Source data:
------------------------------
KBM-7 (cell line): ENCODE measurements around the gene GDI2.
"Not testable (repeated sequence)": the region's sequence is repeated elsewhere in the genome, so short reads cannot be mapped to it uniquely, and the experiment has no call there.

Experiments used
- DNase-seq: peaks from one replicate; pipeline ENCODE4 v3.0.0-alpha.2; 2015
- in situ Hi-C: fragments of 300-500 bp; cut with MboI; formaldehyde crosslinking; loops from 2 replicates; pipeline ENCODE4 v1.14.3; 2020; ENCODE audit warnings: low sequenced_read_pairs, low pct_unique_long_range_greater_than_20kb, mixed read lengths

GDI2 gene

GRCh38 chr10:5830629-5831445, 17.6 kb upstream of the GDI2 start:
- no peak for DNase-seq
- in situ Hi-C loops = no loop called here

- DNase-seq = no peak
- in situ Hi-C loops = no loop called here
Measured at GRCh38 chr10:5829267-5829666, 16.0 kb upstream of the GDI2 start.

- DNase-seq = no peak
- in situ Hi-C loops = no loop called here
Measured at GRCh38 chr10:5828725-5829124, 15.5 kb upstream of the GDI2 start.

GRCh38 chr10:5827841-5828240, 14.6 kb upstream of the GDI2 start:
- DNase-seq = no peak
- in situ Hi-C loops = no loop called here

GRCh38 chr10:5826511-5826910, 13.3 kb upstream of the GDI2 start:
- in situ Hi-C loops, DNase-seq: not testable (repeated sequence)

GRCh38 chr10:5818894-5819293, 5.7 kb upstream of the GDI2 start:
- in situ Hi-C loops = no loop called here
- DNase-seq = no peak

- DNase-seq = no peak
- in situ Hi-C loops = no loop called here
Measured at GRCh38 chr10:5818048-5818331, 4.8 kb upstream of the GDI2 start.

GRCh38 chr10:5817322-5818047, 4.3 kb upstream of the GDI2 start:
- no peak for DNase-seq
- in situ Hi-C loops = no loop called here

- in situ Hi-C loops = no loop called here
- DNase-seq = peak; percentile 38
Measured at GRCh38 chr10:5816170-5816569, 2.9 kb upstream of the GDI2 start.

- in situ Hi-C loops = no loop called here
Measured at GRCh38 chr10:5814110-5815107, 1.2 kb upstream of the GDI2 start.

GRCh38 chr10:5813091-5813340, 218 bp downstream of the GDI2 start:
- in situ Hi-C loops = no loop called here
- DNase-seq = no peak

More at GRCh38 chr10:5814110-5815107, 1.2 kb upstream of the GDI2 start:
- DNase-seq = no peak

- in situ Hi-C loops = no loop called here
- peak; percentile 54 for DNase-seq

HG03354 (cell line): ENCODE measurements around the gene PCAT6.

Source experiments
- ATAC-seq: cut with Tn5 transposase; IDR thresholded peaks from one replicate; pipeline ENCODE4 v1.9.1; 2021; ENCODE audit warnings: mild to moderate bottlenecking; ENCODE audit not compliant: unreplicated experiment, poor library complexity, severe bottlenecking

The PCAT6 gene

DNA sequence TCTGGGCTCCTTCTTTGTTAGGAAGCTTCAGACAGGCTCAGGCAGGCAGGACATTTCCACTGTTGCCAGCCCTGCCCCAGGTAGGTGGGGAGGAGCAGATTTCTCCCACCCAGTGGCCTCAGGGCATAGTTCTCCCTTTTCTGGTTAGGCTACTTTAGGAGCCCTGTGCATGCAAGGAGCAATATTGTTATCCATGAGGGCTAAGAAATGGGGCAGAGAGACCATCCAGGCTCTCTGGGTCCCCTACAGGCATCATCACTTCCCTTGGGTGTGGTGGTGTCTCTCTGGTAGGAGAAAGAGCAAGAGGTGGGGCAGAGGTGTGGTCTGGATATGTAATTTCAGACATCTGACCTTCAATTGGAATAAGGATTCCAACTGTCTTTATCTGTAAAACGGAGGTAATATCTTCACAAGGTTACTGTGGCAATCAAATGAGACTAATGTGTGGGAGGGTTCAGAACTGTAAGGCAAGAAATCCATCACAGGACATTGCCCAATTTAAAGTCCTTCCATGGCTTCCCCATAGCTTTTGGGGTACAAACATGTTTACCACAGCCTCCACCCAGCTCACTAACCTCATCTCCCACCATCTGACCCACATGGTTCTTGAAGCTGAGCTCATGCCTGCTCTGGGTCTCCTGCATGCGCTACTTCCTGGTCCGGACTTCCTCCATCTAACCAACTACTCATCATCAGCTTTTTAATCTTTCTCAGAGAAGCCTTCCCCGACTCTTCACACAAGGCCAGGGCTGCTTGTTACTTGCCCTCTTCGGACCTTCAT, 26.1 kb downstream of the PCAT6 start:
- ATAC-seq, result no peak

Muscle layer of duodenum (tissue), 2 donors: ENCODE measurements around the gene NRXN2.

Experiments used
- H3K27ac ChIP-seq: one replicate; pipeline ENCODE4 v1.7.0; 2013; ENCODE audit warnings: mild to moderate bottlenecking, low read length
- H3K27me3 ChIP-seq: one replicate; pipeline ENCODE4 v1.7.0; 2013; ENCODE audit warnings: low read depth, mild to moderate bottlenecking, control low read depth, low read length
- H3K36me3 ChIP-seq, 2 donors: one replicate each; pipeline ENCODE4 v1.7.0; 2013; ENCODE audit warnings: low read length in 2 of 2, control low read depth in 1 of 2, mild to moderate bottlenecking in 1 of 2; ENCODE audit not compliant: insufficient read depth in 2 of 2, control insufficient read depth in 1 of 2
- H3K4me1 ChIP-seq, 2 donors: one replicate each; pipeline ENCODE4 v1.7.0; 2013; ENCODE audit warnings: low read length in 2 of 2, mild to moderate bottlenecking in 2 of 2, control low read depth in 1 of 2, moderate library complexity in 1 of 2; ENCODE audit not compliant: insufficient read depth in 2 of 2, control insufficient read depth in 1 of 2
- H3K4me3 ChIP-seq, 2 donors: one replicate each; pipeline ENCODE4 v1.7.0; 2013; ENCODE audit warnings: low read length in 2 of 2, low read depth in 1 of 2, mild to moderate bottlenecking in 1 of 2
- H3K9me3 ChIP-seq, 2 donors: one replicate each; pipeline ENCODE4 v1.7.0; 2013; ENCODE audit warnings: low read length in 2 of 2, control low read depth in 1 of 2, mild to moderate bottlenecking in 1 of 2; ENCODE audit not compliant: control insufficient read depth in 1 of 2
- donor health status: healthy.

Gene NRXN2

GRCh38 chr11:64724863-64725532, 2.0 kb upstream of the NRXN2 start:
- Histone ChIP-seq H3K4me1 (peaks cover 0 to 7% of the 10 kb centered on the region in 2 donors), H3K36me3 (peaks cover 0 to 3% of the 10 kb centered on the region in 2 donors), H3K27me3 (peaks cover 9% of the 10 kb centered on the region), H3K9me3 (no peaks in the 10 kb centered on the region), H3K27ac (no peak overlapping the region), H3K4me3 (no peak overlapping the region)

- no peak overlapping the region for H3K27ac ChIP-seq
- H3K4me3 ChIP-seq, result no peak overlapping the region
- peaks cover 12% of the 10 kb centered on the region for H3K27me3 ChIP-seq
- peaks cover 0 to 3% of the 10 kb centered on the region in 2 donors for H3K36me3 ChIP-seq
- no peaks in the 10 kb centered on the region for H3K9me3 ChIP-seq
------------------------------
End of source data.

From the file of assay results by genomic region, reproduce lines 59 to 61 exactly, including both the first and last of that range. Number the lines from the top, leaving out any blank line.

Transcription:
- Histone ChIP-seq H3K4me1 (peaks cover 0 to 7% of the 10 kb centered on the region in 2 donors), H3K36me3 (peaks cover 0 to 3% of the 10 kb centered on the region in 2 donors), H3K27me3 (peaks cover 9% of the 10 kb centered on the region), H3K9me3 (no peaks in the 10 kb centered on the region), H3K27ac (no peak overlapping the region), H3K4me3 (no peak overlapping the region)

- no peak overlapping the region for H3K27ac ChIP-seq
- H3K4me3 ChIP-seq, result no peak overlapping the region